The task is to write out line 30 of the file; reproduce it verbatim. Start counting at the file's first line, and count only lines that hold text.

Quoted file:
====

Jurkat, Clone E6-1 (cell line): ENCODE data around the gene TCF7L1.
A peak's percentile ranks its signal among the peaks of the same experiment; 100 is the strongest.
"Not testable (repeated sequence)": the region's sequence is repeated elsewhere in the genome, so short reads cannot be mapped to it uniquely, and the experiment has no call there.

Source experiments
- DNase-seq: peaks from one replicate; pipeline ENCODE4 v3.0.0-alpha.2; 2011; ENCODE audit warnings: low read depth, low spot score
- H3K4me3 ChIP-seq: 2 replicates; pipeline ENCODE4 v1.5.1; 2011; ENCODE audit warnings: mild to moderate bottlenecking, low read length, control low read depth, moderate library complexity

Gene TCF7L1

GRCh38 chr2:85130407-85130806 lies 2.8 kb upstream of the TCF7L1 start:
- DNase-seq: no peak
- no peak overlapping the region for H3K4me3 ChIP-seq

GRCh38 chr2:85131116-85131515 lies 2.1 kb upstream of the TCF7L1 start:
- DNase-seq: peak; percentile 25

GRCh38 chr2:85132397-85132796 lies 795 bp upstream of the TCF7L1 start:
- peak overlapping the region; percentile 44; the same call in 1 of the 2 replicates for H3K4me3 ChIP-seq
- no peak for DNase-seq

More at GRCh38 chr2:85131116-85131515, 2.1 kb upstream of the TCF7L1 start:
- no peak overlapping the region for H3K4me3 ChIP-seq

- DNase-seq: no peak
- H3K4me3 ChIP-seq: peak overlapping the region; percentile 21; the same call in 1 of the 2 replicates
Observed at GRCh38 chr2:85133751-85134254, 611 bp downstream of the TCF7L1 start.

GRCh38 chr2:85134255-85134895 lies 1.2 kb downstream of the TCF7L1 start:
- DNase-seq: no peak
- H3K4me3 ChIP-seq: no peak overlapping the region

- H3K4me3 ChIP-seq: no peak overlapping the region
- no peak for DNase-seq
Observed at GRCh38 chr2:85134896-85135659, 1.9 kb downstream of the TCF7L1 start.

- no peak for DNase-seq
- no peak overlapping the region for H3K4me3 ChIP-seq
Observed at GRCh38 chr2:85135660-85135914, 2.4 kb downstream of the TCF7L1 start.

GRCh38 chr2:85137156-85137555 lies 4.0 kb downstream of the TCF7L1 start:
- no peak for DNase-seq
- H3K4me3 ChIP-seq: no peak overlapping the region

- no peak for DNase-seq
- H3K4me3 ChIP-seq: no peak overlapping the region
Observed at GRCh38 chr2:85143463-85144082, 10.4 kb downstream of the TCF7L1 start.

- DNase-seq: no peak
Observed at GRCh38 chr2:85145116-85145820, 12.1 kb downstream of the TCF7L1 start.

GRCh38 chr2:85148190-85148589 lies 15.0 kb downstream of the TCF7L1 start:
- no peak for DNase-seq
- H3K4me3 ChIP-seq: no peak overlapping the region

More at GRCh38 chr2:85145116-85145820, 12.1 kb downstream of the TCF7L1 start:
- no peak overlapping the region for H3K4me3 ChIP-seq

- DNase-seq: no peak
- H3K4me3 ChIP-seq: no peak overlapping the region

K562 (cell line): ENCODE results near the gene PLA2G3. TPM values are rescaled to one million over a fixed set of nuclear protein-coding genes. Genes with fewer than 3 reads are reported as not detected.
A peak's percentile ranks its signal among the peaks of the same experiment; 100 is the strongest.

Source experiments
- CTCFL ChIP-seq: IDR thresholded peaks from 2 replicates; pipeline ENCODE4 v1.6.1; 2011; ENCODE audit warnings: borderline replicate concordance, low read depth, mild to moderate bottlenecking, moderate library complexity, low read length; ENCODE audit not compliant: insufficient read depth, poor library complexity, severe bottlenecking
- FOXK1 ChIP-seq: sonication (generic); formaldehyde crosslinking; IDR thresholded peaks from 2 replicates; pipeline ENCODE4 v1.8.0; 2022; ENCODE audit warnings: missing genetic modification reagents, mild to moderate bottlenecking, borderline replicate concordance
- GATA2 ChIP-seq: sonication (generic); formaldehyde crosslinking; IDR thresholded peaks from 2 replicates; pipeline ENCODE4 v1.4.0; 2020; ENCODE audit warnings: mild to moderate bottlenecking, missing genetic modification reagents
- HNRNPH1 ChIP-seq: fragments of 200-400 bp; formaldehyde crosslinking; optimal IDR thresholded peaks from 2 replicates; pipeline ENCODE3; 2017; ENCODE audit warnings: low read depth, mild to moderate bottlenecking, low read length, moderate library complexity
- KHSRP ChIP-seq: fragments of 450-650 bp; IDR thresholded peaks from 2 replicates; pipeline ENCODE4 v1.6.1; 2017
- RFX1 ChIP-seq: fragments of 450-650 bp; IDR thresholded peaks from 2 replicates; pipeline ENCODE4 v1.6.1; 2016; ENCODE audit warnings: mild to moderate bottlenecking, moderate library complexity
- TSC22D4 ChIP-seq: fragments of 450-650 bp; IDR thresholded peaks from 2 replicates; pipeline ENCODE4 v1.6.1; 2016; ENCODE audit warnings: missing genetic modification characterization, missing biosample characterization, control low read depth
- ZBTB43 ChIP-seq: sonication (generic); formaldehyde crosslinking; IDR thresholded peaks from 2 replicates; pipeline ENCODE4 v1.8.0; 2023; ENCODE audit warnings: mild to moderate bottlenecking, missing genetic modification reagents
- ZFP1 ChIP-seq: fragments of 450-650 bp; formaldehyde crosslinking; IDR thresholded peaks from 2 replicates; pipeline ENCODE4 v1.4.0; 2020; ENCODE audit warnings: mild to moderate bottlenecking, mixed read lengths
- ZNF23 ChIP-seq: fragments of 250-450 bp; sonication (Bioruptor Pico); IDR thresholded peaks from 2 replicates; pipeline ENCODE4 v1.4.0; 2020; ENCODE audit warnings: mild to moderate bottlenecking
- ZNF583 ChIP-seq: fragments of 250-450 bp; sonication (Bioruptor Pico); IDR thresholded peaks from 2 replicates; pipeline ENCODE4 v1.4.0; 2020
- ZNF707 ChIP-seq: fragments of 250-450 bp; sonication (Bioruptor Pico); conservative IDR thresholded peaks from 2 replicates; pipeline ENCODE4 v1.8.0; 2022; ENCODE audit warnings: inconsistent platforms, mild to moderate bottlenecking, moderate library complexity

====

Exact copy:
GRCh38 chr2:85137156-85137555 lies 4.0 kb downstream of the TCF7L1 start: